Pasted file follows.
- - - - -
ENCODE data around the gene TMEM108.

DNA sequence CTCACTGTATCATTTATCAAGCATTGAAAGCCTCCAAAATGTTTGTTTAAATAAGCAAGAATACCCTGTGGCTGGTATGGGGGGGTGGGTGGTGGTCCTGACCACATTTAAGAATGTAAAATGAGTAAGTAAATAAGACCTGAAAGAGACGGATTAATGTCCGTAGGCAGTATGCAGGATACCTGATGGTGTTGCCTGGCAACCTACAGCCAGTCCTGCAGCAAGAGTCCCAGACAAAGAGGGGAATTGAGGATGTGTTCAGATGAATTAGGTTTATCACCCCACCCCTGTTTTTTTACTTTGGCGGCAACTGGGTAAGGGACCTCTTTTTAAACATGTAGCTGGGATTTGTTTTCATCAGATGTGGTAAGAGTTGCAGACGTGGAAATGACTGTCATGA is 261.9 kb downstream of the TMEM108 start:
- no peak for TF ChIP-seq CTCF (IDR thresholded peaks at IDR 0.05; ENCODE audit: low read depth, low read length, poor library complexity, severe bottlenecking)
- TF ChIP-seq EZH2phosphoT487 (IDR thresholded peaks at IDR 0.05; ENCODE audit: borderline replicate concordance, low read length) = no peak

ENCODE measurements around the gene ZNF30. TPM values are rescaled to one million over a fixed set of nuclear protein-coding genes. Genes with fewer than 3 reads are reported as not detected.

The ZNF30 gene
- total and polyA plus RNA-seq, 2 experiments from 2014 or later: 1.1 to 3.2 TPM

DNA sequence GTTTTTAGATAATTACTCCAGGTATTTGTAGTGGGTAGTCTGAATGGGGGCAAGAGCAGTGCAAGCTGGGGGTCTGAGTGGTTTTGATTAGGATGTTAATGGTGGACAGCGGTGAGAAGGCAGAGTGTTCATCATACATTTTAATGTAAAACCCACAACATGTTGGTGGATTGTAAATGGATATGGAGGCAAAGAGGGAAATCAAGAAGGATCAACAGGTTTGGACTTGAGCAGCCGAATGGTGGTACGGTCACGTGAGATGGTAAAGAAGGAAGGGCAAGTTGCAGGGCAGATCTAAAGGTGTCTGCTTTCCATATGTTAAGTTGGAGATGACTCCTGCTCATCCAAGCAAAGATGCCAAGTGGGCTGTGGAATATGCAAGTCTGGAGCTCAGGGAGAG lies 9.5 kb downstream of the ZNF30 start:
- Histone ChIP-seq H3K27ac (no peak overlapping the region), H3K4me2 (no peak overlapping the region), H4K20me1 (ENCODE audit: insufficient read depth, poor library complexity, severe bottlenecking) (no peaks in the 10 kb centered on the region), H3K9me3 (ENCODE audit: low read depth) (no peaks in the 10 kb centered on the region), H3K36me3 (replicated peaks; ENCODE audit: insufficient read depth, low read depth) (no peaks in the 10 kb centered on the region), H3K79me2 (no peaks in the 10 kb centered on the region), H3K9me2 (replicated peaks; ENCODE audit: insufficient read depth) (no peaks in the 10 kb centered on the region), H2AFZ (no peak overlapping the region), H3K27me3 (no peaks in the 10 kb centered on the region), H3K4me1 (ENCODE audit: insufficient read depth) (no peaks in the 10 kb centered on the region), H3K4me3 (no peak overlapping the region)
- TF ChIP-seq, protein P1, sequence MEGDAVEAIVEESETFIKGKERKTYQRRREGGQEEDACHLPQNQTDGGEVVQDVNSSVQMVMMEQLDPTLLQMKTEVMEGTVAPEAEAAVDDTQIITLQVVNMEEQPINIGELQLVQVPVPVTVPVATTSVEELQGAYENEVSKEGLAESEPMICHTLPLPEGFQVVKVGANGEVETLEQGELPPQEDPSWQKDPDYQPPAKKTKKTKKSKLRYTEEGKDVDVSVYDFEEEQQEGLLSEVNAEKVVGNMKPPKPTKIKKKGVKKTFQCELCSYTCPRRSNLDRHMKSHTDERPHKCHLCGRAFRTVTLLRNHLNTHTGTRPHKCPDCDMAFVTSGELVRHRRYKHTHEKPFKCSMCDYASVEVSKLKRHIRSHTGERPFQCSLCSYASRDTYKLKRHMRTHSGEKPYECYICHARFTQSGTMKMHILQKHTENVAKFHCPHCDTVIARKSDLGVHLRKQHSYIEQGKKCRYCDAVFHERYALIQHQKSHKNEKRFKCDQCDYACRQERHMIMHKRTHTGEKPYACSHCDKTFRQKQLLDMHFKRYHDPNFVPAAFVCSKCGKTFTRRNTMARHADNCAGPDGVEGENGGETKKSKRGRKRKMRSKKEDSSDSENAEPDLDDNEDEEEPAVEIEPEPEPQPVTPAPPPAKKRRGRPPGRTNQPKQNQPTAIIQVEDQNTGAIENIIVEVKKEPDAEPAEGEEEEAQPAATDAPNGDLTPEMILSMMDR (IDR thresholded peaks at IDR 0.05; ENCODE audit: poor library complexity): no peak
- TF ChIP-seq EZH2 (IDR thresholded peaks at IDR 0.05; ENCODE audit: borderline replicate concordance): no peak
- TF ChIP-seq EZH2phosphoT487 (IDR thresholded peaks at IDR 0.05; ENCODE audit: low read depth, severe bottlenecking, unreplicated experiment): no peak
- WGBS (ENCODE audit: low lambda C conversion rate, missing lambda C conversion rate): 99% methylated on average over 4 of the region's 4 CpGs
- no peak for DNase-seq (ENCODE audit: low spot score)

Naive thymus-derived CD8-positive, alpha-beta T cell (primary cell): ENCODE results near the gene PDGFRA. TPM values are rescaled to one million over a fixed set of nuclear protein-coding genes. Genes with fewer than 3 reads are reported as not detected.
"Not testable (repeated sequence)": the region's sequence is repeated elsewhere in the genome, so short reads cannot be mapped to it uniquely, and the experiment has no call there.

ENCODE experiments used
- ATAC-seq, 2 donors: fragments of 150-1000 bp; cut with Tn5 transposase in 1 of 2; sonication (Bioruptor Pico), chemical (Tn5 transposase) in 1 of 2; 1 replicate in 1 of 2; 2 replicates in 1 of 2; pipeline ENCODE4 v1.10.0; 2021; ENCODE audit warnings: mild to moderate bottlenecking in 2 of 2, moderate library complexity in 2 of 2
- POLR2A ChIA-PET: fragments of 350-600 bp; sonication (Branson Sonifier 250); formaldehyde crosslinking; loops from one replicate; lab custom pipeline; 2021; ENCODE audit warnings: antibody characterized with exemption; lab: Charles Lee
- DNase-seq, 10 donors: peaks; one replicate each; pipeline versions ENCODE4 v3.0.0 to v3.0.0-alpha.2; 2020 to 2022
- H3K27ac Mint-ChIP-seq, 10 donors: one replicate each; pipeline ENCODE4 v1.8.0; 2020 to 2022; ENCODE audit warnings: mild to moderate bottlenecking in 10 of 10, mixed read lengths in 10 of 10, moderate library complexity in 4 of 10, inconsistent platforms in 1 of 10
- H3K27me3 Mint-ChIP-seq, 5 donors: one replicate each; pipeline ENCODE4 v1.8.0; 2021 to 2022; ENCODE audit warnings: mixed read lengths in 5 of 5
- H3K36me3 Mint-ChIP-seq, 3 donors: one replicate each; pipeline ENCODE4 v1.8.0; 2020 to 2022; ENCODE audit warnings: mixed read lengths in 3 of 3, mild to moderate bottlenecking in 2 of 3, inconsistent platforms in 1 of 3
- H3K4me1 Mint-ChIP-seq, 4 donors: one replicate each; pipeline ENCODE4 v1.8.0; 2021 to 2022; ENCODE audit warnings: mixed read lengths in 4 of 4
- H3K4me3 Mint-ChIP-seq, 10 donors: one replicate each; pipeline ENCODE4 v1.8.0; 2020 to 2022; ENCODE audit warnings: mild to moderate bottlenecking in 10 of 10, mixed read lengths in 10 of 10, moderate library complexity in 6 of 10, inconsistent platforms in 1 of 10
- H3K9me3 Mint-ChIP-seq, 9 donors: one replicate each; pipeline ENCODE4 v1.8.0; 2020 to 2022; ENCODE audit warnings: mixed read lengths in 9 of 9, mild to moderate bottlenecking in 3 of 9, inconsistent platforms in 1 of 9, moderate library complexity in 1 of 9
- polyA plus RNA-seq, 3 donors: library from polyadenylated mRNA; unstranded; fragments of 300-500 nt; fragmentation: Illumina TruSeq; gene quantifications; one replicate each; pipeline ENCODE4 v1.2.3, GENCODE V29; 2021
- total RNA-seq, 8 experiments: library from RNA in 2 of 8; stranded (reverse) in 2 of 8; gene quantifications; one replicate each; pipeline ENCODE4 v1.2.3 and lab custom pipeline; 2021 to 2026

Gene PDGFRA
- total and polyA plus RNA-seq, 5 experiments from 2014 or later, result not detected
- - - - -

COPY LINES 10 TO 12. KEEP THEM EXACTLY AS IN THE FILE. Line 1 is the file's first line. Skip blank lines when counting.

- TF ChIP-seq, protein P1, sequence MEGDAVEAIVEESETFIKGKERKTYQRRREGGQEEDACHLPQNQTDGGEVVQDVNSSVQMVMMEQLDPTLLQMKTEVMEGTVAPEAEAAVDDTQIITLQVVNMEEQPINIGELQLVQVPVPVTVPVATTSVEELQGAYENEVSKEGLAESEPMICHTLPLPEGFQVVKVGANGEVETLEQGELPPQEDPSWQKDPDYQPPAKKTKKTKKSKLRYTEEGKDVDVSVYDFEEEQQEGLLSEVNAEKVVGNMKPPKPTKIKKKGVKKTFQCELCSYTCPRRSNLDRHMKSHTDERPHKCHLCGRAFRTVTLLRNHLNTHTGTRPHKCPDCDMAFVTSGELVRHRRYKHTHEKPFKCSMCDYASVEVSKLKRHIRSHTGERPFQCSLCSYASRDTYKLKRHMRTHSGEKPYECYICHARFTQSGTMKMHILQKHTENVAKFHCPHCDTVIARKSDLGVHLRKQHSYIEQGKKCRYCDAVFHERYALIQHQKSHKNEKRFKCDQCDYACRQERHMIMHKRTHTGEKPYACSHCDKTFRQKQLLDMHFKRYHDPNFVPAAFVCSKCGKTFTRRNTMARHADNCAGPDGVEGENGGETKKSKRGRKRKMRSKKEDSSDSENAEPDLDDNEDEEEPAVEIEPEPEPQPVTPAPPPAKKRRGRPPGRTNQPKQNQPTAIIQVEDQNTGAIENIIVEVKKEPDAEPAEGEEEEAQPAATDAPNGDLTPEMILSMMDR (IDR thresholded peaks at IDR 0.05; ENCODE audit: poor library complexity): no peak
- TF ChIP-seq EZH2 (IDR thresholded peaks at IDR 0.05; ENCODE audit: borderline replicate concordance): no peak
- TF ChIP-seq EZH2phosphoT487 (IDR thresholded peaks at IDR 0.05; ENCODE audit: low read depth, severe bottlenecking, unreplicated experiment): no peak